Revision of Lecter Notes

I’ve just finished my 11th Lecture on Mechanics and Special Relativity. The Tuesday lecture is in a 5pm to 6pm slot which means quite a few students need to leave early in order to get buses home. I try therefore to design it in such a way that the last 10 minutes or so is optional, so those that depart before the end don’t miss anything vital. Today I ended with a sort of philosophical aside about the nature of things versus how they interact with other things. I wrote about such thoughts already on this blog but that was almost a decade ago so I reckon enough time has elapsed for me to reiterate it here in a slightly modified form.

The text for this dissertation is a short speech by Hannibal Lecter from the film The Silence of the Lambs (1991), specifically the “quotation” from the Meditations of Roman Emperor and stoic philosopher>Marcus Aurelius.

The quotation by Lecter reads

First principles, Clarice. Simplicity. Read Marcus Aurelius. Of each particular thing ask: what is it in itself? What is its nature? What does he do, this man you seek?

I always felt this would make a good preface to a book on particle physics, playing on the word “particular”, but of course one has to worry about using part of a film script without paying the necessary copyright fee, and there’s also the small matter of writing the book in the first place.

Anyway, I keep the Penguin Popular Classics paperback English translation of the Meditations with me when I go travelling; I can’t read Greek, the language it was originally written in. It is one the greatest works of classical philosophy, but it’s also a collection of very personal thoughts by someone who managed to be an uncompromisingly authoritarian Emperor of Rome at the same time as being a humble and introspective person. Not that I have ever in practice managed to obey his exhortations to self-denial!

Anyway, the first point I wanted to make is that Lecter’s quote is not a direct quote from the Meditations, at least not in any English translation I have found. The nearest I could find in the version I own is Book 8, Meditation X:

This, what is it in itself, and by itself, according to its proper constitution? What is the substance of it? What is the matter, or proper use? What is the form, or efficient cause? What is it for in this world, and how long will it abide? Thus must thou examine all things that present themselves unto thee.

Or possibly, later on in the same Book, Meditation XII:

As every fancy and imagination presents itself to unto thee, consider (if it be possible) the true nature, and the proper qualities of it, and reason with thyself about it.

There are other translated versions to be found on the net (e.g. here), all similar. Thus Lecter’s reference is a paraphrase, but by no means a misleading one.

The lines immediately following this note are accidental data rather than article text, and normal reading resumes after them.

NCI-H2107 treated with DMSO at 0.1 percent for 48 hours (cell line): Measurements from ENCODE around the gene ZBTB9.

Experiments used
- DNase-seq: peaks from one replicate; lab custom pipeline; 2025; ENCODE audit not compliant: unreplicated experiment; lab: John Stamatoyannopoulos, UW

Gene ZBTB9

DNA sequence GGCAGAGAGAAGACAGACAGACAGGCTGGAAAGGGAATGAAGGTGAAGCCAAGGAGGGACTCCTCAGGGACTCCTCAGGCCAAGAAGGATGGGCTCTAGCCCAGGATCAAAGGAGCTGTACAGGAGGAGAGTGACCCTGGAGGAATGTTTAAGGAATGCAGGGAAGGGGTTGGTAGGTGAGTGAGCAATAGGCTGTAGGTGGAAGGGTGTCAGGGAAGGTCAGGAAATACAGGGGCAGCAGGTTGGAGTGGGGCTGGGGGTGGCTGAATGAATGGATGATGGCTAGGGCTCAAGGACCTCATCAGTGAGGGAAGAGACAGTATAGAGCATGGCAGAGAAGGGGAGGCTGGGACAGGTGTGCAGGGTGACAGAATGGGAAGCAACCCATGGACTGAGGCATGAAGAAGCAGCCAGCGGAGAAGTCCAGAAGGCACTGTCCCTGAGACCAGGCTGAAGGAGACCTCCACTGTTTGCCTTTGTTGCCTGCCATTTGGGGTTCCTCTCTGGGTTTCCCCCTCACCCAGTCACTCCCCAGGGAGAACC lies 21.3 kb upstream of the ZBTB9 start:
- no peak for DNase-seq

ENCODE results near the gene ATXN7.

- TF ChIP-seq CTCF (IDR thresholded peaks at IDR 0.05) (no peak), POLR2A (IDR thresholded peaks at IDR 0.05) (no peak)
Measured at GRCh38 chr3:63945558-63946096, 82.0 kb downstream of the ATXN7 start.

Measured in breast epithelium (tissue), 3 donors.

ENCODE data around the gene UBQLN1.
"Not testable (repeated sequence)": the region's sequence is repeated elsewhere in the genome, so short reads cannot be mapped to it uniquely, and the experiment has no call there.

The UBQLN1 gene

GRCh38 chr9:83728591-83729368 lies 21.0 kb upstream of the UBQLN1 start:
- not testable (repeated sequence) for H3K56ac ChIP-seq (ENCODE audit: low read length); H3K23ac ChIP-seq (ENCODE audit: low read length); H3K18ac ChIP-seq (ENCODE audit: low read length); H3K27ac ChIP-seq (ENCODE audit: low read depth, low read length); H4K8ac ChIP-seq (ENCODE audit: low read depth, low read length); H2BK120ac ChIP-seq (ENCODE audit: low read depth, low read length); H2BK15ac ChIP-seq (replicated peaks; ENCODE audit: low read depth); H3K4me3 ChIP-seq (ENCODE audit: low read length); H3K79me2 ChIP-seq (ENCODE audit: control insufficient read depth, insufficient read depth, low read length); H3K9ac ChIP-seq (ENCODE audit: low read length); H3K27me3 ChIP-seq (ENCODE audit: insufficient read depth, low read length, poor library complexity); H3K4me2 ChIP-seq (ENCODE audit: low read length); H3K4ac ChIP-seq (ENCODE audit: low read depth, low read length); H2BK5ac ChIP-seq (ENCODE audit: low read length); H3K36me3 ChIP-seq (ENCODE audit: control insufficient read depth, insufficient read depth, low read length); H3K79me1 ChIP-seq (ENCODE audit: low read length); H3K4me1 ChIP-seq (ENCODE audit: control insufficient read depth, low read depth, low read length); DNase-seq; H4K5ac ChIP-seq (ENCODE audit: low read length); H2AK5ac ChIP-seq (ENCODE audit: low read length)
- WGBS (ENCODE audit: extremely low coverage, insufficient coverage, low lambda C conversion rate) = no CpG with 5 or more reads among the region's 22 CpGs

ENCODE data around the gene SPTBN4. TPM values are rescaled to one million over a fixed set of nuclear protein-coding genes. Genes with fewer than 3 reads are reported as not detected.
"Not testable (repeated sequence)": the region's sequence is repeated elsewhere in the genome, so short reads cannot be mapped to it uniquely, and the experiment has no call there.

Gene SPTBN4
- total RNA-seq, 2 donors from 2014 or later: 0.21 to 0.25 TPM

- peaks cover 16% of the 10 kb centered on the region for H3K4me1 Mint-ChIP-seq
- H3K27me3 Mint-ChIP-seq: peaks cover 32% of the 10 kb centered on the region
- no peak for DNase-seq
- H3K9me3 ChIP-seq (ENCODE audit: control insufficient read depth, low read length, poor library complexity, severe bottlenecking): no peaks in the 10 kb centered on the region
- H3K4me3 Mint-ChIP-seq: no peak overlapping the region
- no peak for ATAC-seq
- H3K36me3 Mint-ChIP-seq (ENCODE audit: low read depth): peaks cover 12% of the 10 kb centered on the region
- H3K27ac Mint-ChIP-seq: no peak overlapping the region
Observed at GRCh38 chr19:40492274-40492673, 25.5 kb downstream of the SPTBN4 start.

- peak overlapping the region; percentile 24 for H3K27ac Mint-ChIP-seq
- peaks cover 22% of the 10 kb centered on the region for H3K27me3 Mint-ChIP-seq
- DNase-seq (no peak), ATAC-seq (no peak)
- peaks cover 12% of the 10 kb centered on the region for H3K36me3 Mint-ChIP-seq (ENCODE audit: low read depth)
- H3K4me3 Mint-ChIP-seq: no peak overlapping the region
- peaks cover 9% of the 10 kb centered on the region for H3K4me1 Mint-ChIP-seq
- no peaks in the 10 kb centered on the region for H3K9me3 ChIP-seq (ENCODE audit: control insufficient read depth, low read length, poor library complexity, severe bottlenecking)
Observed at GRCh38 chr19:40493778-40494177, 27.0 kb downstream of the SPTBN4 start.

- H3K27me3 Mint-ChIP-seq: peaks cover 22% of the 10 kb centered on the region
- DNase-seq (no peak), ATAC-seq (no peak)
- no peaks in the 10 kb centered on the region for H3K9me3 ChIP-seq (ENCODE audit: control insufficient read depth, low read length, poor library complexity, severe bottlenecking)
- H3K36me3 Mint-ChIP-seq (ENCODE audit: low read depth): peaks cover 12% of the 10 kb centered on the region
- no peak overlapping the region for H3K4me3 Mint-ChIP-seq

A more interesting comment, perhaps, relates to the logical structure of Lecter’s quote. He starts by asking about a thing “in itself”, which recalls the ding an sich of Immanuel Kant. The point is that Kant argued that the “thing in itself” is ultimately unknowable. Lecter continues by asking not what the thing (in this case a man) is in itself but what it (he) does, which is not the same question at all.

It has long struck me that this is similar to the way we work in physics. For example, we might think we understand a bit about what an electron is, but actually what we learn about is how it interacts with other things, which of its properties change and which remain the same, i.e. what it does. From such behaviour we learn about what attributes we can assign to it, such as charge, mass and spin, but we know these only through their interactions with other entities. The electron-in-itself remains a mystery.

This is true of mathematical objects too. Objects are defined to do certain things under certain operations. That is the extent of their definition. Physicists tend to think there is a reality beyond the mathematics used to represent it, but can we ever really know anything about that reality?

If the reference to mathematical physics all sounds a bit nerdy, then I’ll make the obvious point that it also works with people. Do we ever really know what another person is in himself or herself? It’s only through interacting with people that we discover anything. They may say kind or nasty things and perform good or evil deeds, or act in some other way that leads us to draw conclusions about their inner nature. But we never really know for sure. They might be lying, or have ulterior motives. We have to trust our judgement to some extent otherwise we’re forced to live in a world in which we don’t trust anyone, and that’s not a world that most of us are prepared to countenance.

Even that is similar to physics (or any other science) because we have to believe that, say, electrons (or rather the experiments we carry out to probe their properties) don’t lie. This takes us to an axiom upon which all science depends, that nature doesn’t play tricks on us, that the world runs according to rules which it never breaks.

One Response to “Revision of Lecter Notes”

  1. Anton Garrett Says:

    it also works with people. Do we ever really know what another person is in himself or herself? It’s only through interacting with people that we discover anything.

    We also know ourselves through having consciousness, and we assume that other people have something in common with us which helps us to predict what they will do, because we can figure out what we would do in that circumstance. Prediction of this sort may be advantageous to survival and may have promoted the evolution of consciousness – whatever it be.

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